This is no longer time for media companies to put all their eggs in one basket but looking at ways of multiplying income generation streams. In my Media Entrepreneurship class at the Namibia University of Science and Technology, I often emphasize the need for students to appreciate the basic elements of the business canvas model. We also spend a lot of time discussing about the importance of implementing multiple revenue streams. Locally-specific interventions like mobile news packages, partial paywalls and sponsored events are some of the options that can be explored by media companies in Southern Africa in order to ring-fence themselves against COVID-19 induced bankruptcy.

However, these strategies must be informed by a clear understanding of your value proposition, customer relationships and segmentation, key partners and distribution channels. Failure to think critically about these issues often result in short-sighted and half-backed interventions.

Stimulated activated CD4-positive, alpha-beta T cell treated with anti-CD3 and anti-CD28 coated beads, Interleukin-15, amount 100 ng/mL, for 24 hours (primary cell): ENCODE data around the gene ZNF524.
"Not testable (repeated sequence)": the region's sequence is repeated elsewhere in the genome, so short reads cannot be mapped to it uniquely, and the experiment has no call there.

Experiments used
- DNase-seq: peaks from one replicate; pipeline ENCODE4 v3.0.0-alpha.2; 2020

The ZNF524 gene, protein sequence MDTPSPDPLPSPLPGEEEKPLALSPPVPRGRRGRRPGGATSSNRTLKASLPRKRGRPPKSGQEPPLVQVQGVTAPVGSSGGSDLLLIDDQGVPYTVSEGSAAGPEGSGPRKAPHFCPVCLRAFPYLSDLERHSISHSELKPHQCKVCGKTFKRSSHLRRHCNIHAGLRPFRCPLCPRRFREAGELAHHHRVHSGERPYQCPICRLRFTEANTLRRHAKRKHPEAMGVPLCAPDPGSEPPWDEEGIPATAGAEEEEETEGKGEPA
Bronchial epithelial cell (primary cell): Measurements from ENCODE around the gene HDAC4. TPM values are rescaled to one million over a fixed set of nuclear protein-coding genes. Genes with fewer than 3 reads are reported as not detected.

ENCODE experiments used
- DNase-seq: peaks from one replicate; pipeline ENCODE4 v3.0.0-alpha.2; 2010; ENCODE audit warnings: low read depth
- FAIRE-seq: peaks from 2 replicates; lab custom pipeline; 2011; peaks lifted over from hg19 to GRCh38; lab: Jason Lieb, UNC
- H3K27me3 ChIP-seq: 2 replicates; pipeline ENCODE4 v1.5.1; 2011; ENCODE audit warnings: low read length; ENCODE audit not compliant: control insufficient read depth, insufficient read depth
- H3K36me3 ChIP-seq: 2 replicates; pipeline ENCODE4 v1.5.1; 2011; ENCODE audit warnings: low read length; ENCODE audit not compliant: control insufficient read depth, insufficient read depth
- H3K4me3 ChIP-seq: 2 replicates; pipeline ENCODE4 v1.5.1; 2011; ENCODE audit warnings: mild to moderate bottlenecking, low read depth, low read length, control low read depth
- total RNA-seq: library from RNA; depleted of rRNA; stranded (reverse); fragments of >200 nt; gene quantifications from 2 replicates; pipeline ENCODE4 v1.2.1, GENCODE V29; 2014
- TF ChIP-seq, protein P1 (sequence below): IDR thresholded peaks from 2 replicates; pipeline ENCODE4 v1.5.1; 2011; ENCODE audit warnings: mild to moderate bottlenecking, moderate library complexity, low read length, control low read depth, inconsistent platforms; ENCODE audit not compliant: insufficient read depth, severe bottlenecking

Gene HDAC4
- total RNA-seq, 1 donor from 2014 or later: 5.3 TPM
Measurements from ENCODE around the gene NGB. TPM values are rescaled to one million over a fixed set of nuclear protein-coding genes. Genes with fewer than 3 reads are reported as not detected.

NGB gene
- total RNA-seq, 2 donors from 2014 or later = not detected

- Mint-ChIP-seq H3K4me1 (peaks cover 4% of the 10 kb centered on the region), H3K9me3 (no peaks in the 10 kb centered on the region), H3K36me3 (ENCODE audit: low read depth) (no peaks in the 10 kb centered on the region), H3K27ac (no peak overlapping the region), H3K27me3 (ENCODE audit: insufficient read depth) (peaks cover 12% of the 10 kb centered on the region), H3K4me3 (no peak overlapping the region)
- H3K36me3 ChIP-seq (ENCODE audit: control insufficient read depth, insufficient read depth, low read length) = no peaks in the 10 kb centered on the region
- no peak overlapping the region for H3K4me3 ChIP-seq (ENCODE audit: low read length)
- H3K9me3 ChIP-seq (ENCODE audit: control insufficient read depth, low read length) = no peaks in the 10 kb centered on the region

There is also need for a media development fund to be created by organisations working in the media sector like Luminate, International Media Support, HIVOS and OSISA in the short to medium term to guard against the anticipated closure of private media companies in the post-COVID-19 world.

Admire Mare is Senior Lecturer in the Department of Communication at the Namibia University of Science and Technology. The views expressed here are his personal thoughts.